Where Do Great Ideas Come From?

where great ideas come from

Great ideas can appear to come from almost anywhere. They can result from thoughtful research or they can pop in your head while you are taking a shower. More often they seem to come from combining two existing – and often unrelated ideas. For example:

  • The electric light bulb fastener. Thomas Edison needed to figure out how to attach a light bulb to the fixture. He used the principle of a screw cap from a water bottle to do it.
  • The automobile assembly line. Although Henry Ford gets the credit, it was actually Bill Klann, who worked for Ford, who came up with the idea. He was in Chicago and toured the Swift slaughterhouse and saw how animals were disassembled on a moving conveyor built. He then figured you could use the same concept – in reverse- to assemble cars.
  • Warren Buffet developed his investing philosophy by studying the hitting strategy of baseball player Ted William

So combining ideas together is what seems to generate a lot of good ideas. And interestingly it is combining ideas from different industries (as the examples above do) that appears to be a big part of it.

When the recording industry went digital it went from vinyl records to CD. It was an “in-house” improvement on the old technology but still, it was a physical disk. It took the computer industry, specifically Apple iTunes, to truly revolutionize the distribution and consumption of music.

What seems clear is you can’t wait for those great ideas to pop in your head. If you do, you’ll be waiting a long time. Andy Boynton, Dean of Boston College’s Carroll School of Management believes creating new ideas needs to be a very deliberate process. He says:

“Behavior trumps IQ. And the behavior that trumps IQ in terms of innovation and creativity is the behavior of an idea hunter – which is to go hunting. Einstein said, ” I’ve no special talents other than I’m passionately curious.” And to be a great idea hunter will increase the likelihood that you will collide with a great idea.”

So coming up with good ideas is typically not an accident. People who innovate come up with a lot of ideas in a very deliberate fashion and get skilled at figuring out which ideas are worth pursuing. Like anything else, it takes practice.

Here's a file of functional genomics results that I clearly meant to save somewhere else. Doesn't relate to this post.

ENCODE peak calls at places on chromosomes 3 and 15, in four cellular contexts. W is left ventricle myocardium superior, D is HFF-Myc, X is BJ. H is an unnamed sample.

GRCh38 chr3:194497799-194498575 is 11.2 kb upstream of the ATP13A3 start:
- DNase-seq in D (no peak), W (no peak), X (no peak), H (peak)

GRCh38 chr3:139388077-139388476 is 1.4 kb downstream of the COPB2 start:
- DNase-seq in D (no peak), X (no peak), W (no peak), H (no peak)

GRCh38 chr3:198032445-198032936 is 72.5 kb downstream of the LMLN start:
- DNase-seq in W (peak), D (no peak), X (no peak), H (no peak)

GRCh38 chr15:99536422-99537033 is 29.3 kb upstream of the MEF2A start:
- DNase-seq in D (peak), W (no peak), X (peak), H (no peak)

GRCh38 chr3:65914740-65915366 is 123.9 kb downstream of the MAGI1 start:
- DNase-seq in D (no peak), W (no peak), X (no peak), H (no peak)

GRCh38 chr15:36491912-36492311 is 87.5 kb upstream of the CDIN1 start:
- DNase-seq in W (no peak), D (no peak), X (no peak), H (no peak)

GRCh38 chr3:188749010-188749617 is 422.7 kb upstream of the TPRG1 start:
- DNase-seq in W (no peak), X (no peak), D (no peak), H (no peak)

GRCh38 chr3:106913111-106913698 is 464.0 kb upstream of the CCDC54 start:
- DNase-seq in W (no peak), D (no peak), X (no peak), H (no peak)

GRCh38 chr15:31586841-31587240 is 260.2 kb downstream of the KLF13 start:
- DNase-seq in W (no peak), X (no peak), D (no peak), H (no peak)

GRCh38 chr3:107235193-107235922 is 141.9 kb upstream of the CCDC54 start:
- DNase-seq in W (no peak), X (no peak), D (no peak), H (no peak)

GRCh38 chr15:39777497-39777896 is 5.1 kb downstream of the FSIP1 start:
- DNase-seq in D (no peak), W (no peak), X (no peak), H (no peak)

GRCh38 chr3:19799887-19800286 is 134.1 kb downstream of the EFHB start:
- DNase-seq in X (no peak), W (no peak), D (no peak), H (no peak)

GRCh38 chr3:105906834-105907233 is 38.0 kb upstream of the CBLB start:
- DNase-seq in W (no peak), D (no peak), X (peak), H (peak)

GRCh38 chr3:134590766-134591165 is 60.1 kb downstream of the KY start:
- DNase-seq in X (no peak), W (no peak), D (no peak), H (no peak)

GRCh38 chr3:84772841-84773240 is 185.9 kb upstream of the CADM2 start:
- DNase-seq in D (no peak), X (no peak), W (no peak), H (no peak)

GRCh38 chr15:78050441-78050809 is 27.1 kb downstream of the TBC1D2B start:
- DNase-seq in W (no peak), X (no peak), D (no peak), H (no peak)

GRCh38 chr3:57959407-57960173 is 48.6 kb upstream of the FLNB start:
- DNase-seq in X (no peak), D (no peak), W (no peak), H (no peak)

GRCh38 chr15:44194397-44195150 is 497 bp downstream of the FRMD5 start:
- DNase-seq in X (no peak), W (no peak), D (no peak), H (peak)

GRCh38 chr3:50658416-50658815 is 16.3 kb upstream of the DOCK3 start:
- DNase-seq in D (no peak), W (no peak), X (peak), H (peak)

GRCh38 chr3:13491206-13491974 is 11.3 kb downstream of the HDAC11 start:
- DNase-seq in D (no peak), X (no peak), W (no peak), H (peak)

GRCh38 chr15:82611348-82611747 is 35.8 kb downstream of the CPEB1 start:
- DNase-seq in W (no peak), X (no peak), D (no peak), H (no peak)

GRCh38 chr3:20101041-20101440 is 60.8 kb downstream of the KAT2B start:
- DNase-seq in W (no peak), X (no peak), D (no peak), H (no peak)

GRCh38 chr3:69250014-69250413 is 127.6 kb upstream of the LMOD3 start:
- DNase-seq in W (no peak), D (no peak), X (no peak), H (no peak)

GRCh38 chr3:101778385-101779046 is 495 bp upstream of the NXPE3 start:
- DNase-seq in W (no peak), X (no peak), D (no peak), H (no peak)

An idea worth developing typically goes through three stages, according to Patrick Howie, author of The Evolution of Revolution:

1.    Resistance. No matter how good an idea, anything new will meet with critics who don’t like it.

2.    Clarification. Most new ideas are far from perfect. They come out “half baked” and then go through a refining process and get better. Fads typically die here.

3.    Revolution. A great idea must continually re-invent itself. It is almost never one thing –  but rather a series of innovations over time.

The automobile is such a great example of this. The first car was no better than a horse. It didn’t go any farther, it costs more and it was less reliable. It was just the start. All the subsequent innovations were much more important to the success and acceptance of the automobile.

Interestingly, according to Patrick Howie, people tend to give up too soon on their ideas. Usually it is when people get hit with the first wave of resistance. It is such a shock that someone would criticize what is clearly (in the innovator’s mind) a brilliant idea is enough to cause people to throw in the towel. Resistance by itself is not a good reason to quit.

How do you come up and develop ideas? I’d love to hear how and get your comments. Please use the comments box below.

Insights for this post came from the following books:


photo credit: danielfoster437 via photopin cc

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